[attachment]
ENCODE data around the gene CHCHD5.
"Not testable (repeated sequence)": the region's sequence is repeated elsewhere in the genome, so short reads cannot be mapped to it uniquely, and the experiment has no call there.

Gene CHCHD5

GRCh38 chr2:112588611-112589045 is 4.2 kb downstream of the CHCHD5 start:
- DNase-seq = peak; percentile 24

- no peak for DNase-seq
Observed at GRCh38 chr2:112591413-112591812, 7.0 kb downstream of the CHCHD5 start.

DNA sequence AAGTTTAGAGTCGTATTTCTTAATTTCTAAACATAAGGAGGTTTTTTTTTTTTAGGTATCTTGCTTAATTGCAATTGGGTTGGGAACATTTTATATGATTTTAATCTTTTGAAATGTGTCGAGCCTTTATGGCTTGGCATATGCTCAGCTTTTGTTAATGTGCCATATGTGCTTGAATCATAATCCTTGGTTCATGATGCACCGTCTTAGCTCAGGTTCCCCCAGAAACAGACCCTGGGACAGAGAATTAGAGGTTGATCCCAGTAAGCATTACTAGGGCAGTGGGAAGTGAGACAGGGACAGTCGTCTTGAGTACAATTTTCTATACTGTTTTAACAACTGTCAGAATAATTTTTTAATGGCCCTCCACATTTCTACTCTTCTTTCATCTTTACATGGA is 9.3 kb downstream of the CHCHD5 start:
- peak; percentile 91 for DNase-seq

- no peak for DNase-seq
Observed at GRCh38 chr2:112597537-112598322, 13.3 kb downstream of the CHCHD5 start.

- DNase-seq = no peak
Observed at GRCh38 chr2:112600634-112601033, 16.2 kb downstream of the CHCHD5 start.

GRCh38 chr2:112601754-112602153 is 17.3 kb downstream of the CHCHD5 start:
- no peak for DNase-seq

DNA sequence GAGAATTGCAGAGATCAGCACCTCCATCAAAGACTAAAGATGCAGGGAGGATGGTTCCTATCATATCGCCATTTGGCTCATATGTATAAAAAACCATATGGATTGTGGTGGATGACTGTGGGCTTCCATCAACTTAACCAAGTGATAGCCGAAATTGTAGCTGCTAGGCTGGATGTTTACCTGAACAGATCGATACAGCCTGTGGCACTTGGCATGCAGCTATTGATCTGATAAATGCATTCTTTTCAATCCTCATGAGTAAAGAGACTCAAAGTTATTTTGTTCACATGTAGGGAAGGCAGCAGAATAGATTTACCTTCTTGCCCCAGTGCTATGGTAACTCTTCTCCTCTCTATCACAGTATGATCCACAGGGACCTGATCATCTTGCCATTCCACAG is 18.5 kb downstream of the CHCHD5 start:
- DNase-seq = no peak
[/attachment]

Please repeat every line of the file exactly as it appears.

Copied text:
ENCODE data around the gene CHCHD5.
"Not testable (repeated sequence)": the region's sequence is repeated elsewhere in the genome, so short reads cannot be mapped to it uniquely, and the experiment has no call there.

Gene CHCHD5

GRCh38 chr2:112588611-112589045 is 4.2 kb downstream of the CHCHD5 start:
- DNase-seq = peak; percentile 24

- no peak for DNase-seq
Observed at GRCh38 chr2:112591413-112591812, 7.0 kb downstream of the CHCHD5 start.

DNA sequence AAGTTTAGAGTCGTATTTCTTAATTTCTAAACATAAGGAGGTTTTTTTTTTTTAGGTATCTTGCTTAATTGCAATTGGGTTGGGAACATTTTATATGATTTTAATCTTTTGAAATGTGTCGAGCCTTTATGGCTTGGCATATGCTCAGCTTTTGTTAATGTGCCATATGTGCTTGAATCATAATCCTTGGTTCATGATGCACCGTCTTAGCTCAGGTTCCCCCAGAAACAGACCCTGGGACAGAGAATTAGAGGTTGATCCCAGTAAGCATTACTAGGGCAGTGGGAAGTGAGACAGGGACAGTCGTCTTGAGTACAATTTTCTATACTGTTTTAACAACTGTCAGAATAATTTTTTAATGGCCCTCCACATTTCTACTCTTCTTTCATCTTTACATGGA is 9.3 kb downstream of the CHCHD5 start:
- peak; percentile 91 for DNase-seq

- no peak for DNase-seq
Observed at GRCh38 chr2:112597537-112598322, 13.3 kb downstream of the CHCHD5 start.

- DNase-seq = no peak
Observed at GRCh38 chr2:112600634-112601033, 16.2 kb downstream of the CHCHD5 start.

GRCh38 chr2:112601754-112602153 is 17.3 kb downstream of the CHCHD5 start:
- no peak for DNase-seq

DNA sequence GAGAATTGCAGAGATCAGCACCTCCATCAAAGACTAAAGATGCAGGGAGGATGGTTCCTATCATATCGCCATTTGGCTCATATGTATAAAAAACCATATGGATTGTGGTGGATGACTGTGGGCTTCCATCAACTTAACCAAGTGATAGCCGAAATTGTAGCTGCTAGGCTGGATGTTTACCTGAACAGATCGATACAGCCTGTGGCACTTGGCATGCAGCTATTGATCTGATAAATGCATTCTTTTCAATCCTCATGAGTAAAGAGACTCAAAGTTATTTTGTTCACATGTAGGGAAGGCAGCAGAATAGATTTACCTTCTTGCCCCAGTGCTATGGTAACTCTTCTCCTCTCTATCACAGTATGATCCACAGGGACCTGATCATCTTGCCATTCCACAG is 18.5 kb downstream of the CHCHD5 start:
- DNase-seq = no peak